I thought it was interesting to Shermers point about how some things occur so strongly that are incredibly improbable of going back to. To which he then says slavery, to which they both agree was a bad thing. I don’t think slavery was a bad thing just like I don’t think monarchy was a bad thing. I believe bad things can easily come from both, but so can good things.
First we need to define slavery (and differentiate it to servanthood). In the sense that one is the legal property of another. A car is in my legal property, and I could drive it into a tree or off a cliff and that would be bad for the car. I could also detail it and clean it and provide proper maintenance for it so it last a long time and perform well. So slavery is can be bad or good, if the owner is bad or good. Though a car doesn’t have a say no if it can be property or not. There are plenty cases of slavery turned servanthood in America where though born into or sold into slavery, had a good master, and preferred to stay a servant even if they couldn’t leave as a slave. A human does have a say. Slavery meaning that one is in control of the other is not a bad thing (if control is given). I guess this is where servanthood is probably a better word. If one can’t afford a home or land or to feed themselves or their family, they could sell themselves into servitude to an owner they believe will take care of them. They at one point had a choice, like a contract. But when you believe your best interests are no longer in mind, you can then leave said owner. That is basically employment in the day and age. We are not slaves to our jobs, in that we can quit, but we are contractual servants to it. Many are slaves to debt. Though it was a choice, it isn’t something we can just walk away from when we no longer like it. This is more like a slavery, but the master is not an individual, rather a corporate entity. This is perhaps a good slavery in that it should be seen as a bad thing and therefore prevent us from entering into it. Everyone is a servant to something. I consider myself a servant to God. But I have free will to choose if I want to be in servitude to Him, or not. Many humans are slaved to their desires. They have to go to work, to make money because they like nice things, or a title and respect. They have to discover scientific theories, because it helps preserve our human kind, and we desire mankind to be uplifted and preserved in our knowledge and achievements. But you just happen to luck out that you have desires of fairly benign or possibly helpful means. Some are slaves to malignant desires that harm others. I think the only thing worth it is to not live by my desires, rather to live out my design, as I was designed purposefully and intentionally by my Creator to do as He wills.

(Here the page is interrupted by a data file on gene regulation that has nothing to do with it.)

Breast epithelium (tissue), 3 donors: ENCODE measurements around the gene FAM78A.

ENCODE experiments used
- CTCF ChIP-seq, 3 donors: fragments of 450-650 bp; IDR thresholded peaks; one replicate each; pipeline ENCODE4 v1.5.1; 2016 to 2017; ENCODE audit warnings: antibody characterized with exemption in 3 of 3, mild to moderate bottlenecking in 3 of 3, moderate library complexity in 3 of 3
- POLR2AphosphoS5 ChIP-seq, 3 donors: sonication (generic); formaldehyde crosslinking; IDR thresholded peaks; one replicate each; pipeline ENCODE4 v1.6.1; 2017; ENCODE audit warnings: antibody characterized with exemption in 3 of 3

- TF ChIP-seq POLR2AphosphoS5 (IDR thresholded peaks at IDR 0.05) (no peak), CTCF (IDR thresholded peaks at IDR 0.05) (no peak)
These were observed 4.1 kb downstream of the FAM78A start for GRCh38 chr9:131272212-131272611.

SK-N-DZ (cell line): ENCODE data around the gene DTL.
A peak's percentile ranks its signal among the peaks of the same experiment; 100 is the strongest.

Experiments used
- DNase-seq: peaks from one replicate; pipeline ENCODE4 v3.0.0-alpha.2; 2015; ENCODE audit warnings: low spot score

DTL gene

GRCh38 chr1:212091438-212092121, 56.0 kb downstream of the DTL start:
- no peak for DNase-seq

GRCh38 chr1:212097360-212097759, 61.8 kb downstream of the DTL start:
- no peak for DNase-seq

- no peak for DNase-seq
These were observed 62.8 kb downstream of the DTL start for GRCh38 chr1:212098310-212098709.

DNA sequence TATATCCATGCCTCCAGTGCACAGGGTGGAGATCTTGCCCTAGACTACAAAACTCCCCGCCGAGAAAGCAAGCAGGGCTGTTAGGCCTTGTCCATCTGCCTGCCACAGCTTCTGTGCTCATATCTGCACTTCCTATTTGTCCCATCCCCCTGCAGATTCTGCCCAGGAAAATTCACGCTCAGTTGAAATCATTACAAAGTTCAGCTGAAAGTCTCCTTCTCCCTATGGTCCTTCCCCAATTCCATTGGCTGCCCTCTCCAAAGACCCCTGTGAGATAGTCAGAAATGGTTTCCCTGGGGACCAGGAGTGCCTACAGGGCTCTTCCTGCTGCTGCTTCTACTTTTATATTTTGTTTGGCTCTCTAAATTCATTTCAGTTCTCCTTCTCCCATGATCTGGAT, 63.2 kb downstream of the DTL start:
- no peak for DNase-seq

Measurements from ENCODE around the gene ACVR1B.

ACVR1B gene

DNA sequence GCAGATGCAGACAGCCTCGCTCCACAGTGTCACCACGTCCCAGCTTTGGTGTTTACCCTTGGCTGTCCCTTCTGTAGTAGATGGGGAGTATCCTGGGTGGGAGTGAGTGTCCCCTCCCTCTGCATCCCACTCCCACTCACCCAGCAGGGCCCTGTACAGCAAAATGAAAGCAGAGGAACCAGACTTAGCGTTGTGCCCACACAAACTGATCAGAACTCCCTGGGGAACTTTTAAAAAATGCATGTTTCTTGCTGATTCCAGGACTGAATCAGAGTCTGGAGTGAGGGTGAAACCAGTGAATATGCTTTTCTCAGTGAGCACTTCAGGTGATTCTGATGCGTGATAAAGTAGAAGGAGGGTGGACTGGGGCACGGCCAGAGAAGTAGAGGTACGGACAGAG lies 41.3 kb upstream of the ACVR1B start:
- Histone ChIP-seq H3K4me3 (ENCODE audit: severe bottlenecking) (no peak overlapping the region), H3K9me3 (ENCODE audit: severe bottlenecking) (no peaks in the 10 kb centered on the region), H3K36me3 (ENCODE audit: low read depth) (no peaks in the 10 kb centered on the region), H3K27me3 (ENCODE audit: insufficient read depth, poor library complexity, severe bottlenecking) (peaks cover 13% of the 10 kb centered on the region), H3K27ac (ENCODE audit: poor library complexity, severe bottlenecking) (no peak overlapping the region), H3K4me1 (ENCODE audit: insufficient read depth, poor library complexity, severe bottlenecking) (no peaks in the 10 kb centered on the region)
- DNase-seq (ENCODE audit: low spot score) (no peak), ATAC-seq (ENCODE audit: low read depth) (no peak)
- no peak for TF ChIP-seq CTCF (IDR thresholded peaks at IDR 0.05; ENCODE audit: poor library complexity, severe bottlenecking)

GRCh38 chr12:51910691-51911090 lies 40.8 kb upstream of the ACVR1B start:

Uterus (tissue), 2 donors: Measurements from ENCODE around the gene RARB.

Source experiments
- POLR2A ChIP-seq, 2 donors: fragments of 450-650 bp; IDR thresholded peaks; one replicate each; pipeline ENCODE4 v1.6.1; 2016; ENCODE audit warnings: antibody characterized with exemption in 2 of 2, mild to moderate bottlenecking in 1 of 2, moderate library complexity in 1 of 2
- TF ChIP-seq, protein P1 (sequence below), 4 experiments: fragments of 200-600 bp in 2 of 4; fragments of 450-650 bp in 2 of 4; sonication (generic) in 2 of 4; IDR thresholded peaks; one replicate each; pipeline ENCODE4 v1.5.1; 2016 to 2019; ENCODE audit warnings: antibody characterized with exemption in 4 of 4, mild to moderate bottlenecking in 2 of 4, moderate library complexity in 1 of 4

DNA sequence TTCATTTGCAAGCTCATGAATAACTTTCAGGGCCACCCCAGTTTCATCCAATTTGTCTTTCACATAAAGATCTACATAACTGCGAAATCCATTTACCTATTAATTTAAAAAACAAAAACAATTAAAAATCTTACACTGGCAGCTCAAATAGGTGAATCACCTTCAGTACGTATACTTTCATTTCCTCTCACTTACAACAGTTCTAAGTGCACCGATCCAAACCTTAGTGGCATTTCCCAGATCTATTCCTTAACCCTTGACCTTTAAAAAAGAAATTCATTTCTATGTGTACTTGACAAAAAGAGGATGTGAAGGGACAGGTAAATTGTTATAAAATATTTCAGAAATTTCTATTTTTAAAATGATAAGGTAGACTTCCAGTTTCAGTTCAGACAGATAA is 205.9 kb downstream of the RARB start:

Shermer speaks of natural disasters and manmade disasters (which I don’t believe should be lumped together). When good things happen, God gets the credit, when bad things happen, He isn’t to blame. This is a viewpoint that many (flawed as we are) Christians can have. Which I would challenge that that is biblically accurate. Job is a great example of this. The Lord gives, and He takes away (credit to perceived good and bad), Blessed be the name of the Lord. We perceive things to be good or bad is incorrect. Because all natural things that happen are for Gods will. Where I think that it does differ and God shouldn’t receive credit for the bad, is the bad of man. God can’t get credit for that, because it is man’s evil. He gave us freewill to do what we will, and any bad that comes from that is not from God.
Childhood leukemia. An atheist perceives (since there is no defined meaning of life) that a human life is valuable, perhaps the most valuable thing? Why is the fact of someone dying young or suffering seen as a bad thing? If the meaning of life is to know God, and these unfortunate circumstances can be used for that purpose, then they would be a good thing. If you had to break the legs of a stubborn goat to save him from keep attempting to jump off a cliff, is that a bad thing? Obviously this requires faith or forebelief in the meaning of life is God to see this. But natural things that come, do not equate to a bad God. Getting a fever is seen as a bad thing, but it actually the bodies way of getting rid of a bad thing in it, burning it up. Hurricanes could be a way of the earth trying to get rid of some of the people that are trying to kill it. Whether that is directly trying to kill them (which is arguable, as the Caribbean’s don’t pollute too much), or in using our sympathy of not wanting that to happen to cause a change for us over all and pollute less. Is a fever a bad thing? Is a hurricane? Yet God can and still does provide protection in the midst of these storms. Sometimes it is through divine intervention, other times it can be through giving us the knowledge to build hurricane proof infrastructures and structures, or knowledge to predict and know to prepare.
9/11, a bad thing, was a choice by man. God can allow good things to come from it, as he did with the love of people as coming together. God also stopped some people from coming to work that day and dying. Maybe He had a larger purpose for those, maybe it was through prayer and He intervened so they wouldn’t come to work or flight that day. But this is evil that shouldn’t be attributed to God, but the good that He brings from it is good that can be credited to Him.